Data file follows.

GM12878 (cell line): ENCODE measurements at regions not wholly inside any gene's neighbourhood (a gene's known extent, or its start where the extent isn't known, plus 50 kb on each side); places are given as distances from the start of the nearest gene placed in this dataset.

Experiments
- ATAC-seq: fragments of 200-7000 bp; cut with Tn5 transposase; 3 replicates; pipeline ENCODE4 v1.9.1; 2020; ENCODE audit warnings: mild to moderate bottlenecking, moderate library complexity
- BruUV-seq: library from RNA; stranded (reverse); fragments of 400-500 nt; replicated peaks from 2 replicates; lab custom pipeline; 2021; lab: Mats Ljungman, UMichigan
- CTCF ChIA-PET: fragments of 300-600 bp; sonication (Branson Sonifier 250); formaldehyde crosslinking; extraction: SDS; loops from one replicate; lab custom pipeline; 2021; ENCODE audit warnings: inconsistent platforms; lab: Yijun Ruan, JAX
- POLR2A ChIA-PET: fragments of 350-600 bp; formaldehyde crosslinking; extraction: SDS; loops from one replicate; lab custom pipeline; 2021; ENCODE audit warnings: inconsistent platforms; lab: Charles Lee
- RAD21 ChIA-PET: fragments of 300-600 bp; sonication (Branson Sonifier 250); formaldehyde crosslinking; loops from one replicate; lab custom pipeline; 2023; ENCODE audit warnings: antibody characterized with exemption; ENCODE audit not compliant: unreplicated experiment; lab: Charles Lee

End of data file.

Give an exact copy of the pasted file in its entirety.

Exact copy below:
GM12878 (cell line): ENCODE measurements at regions not wholly inside any gene's neighbourhood (a gene's known extent, or its start where the extent isn't known, plus 50 kb on each side); places are given as distances from the start of the nearest gene placed in this dataset.

Experiments
- ATAC-seq: fragments of 200-7000 bp; cut with Tn5 transposase; 3 replicates; pipeline ENCODE4 v1.9.1; 2020; ENCODE audit warnings: mild to moderate bottlenecking, moderate library complexity
- BruUV-seq: library from RNA; stranded (reverse); fragments of 400-500 nt; replicated peaks from 2 replicates; lab custom pipeline; 2021; lab: Mats Ljungman, UMichigan
- CTCF ChIA-PET: fragments of 300-600 bp; sonication (Branson Sonifier 250); formaldehyde crosslinking; extraction: SDS; loops from one replicate; lab custom pipeline; 2021; ENCODE audit warnings: inconsistent platforms; lab: Yijun Ruan, JAX
- POLR2A ChIA-PET: fragments of 350-600 bp; formaldehyde crosslinking; extraction: SDS; loops from one replicate; lab custom pipeline; 2021; ENCODE audit warnings: inconsistent platforms; lab: Charles Lee
- RAD21 ChIA-PET: fragments of 300-600 bp; sonication (Branson Sonifier 250); formaldehyde crosslinking; loops from one replicate; lab custom pipeline; 2023; ENCODE audit warnings: antibody characterized with exemption; ENCODE audit not compliant: unreplicated experiment; lab: Charles Lee